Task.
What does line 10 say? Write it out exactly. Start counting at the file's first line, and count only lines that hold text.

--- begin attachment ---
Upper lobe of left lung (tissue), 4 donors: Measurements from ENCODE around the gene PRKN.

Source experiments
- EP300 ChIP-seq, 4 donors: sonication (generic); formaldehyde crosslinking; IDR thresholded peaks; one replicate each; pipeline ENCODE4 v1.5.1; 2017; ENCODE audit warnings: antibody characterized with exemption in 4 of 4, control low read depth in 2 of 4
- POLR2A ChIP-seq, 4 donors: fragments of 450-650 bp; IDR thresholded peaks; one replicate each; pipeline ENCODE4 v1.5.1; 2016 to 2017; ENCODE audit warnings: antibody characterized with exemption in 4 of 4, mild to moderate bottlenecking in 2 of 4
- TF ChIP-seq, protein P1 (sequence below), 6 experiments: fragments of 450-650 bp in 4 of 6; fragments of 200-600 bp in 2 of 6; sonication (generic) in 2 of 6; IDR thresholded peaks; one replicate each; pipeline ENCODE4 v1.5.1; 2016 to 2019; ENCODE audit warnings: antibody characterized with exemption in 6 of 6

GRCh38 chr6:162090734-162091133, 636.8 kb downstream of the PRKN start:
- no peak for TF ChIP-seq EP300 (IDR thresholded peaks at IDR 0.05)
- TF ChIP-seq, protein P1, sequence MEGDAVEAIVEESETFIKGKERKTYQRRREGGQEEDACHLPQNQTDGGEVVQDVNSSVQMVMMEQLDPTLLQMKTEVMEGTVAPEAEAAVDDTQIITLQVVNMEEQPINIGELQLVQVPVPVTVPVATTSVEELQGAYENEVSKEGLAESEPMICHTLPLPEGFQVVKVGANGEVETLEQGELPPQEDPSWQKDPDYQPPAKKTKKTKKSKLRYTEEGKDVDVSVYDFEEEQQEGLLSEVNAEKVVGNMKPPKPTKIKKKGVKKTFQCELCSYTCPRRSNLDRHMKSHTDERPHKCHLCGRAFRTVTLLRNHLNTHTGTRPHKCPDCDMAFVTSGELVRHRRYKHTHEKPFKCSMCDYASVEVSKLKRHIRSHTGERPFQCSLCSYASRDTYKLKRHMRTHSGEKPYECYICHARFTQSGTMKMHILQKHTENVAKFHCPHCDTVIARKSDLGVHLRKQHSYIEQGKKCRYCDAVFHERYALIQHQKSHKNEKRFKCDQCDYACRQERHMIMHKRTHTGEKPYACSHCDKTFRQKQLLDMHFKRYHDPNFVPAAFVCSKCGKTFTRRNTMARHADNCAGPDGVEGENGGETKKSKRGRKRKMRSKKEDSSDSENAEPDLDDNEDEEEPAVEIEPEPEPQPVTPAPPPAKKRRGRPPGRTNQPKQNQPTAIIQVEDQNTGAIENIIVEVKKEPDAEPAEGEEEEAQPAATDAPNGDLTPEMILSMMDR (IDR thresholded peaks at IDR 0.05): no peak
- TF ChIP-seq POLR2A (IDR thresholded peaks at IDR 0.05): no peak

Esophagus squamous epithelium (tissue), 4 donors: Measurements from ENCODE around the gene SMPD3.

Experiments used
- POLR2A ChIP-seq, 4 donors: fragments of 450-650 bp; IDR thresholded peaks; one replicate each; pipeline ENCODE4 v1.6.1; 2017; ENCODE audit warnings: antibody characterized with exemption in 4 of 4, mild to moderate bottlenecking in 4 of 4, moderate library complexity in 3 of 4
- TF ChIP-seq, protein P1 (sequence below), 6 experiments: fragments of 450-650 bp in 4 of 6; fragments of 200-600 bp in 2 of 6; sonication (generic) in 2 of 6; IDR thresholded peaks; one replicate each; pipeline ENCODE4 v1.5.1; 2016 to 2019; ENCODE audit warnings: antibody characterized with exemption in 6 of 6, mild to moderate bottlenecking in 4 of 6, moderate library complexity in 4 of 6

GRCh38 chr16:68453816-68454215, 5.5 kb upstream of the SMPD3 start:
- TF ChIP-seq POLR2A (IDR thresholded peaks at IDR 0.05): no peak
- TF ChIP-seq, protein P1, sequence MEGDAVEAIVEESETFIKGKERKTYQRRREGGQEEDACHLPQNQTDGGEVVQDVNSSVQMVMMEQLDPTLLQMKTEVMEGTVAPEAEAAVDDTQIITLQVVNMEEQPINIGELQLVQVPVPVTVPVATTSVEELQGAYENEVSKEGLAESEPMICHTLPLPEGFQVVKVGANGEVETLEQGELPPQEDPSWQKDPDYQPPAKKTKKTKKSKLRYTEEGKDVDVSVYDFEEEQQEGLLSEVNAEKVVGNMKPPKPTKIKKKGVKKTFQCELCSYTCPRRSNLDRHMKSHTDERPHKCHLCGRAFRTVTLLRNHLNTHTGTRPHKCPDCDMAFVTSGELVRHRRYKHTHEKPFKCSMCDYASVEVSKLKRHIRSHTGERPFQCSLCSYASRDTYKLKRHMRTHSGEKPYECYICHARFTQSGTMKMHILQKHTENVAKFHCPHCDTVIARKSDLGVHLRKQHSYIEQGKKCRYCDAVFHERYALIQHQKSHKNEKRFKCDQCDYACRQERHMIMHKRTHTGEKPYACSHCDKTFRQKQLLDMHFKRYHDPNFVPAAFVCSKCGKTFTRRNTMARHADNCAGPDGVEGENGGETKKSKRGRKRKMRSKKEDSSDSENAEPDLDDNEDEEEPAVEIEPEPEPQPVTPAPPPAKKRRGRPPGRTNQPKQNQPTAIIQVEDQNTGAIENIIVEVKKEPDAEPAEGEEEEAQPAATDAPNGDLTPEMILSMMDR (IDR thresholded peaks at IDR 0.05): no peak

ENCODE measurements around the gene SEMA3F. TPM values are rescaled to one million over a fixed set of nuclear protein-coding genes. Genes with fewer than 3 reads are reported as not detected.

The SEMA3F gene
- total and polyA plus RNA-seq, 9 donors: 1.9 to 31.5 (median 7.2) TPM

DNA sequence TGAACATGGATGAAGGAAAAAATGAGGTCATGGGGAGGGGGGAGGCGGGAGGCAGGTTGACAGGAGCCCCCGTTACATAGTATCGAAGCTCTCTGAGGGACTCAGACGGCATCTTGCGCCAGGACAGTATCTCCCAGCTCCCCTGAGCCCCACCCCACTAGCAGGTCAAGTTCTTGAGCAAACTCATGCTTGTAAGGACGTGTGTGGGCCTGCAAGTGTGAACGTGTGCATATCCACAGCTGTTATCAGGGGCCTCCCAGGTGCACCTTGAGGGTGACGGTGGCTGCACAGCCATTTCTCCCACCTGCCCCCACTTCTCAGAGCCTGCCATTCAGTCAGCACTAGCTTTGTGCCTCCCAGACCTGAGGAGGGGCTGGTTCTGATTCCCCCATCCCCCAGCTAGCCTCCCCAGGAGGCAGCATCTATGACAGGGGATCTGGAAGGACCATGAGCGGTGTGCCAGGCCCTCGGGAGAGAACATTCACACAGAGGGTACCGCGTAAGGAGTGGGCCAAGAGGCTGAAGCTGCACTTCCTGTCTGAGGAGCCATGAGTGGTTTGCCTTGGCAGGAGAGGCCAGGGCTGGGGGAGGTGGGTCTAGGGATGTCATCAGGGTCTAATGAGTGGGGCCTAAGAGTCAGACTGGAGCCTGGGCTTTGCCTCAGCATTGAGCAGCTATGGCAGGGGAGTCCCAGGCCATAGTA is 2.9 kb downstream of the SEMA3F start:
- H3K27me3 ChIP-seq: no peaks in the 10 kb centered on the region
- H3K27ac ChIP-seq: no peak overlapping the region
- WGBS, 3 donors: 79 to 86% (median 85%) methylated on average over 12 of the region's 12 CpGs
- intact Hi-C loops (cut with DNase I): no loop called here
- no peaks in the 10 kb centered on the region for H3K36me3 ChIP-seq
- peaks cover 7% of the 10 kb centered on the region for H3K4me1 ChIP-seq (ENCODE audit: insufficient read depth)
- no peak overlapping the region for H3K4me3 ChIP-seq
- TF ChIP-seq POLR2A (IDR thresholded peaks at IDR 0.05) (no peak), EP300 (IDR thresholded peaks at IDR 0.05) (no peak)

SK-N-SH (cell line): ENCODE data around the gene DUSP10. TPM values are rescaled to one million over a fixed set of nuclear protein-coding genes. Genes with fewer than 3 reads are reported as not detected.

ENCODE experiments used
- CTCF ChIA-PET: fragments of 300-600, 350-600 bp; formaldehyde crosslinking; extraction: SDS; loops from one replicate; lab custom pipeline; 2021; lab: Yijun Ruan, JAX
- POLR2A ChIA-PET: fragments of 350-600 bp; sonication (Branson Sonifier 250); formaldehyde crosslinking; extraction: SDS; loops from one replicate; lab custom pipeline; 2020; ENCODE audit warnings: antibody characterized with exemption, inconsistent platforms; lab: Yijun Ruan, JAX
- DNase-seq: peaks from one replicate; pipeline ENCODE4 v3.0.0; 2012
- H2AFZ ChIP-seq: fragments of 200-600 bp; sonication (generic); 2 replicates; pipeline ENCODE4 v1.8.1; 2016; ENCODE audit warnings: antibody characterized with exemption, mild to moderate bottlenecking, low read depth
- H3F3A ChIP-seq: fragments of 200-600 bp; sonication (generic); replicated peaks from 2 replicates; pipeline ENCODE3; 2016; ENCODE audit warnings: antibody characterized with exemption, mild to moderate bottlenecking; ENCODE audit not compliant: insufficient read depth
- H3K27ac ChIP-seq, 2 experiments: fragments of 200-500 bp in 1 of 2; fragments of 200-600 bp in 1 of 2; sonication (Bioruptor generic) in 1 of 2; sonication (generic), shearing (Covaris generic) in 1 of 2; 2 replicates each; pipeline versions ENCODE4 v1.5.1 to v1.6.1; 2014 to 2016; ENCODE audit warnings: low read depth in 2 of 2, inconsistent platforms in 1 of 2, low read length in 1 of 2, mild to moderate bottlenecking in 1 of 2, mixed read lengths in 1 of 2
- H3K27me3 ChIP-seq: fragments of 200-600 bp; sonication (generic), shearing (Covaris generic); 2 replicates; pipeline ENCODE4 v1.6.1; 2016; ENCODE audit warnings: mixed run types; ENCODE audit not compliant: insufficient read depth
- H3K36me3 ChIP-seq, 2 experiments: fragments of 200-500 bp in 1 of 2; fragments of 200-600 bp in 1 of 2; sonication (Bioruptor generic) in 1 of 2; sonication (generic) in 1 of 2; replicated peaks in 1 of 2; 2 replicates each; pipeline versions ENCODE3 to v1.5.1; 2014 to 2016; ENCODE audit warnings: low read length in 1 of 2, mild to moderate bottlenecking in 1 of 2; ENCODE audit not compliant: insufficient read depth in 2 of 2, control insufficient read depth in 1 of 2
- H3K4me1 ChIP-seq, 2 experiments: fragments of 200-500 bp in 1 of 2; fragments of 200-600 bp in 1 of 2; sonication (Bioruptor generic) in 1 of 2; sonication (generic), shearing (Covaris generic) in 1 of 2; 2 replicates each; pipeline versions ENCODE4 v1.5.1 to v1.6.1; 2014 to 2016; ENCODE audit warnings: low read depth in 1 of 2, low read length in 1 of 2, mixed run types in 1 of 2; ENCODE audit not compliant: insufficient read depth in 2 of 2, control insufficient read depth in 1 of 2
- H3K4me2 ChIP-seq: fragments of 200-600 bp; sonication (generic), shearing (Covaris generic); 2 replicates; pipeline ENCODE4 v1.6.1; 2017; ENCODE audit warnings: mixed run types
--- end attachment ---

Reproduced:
Esophagus squamous epithelium (tissue), 4 donors: Measurements from ENCODE around the gene SMPD3.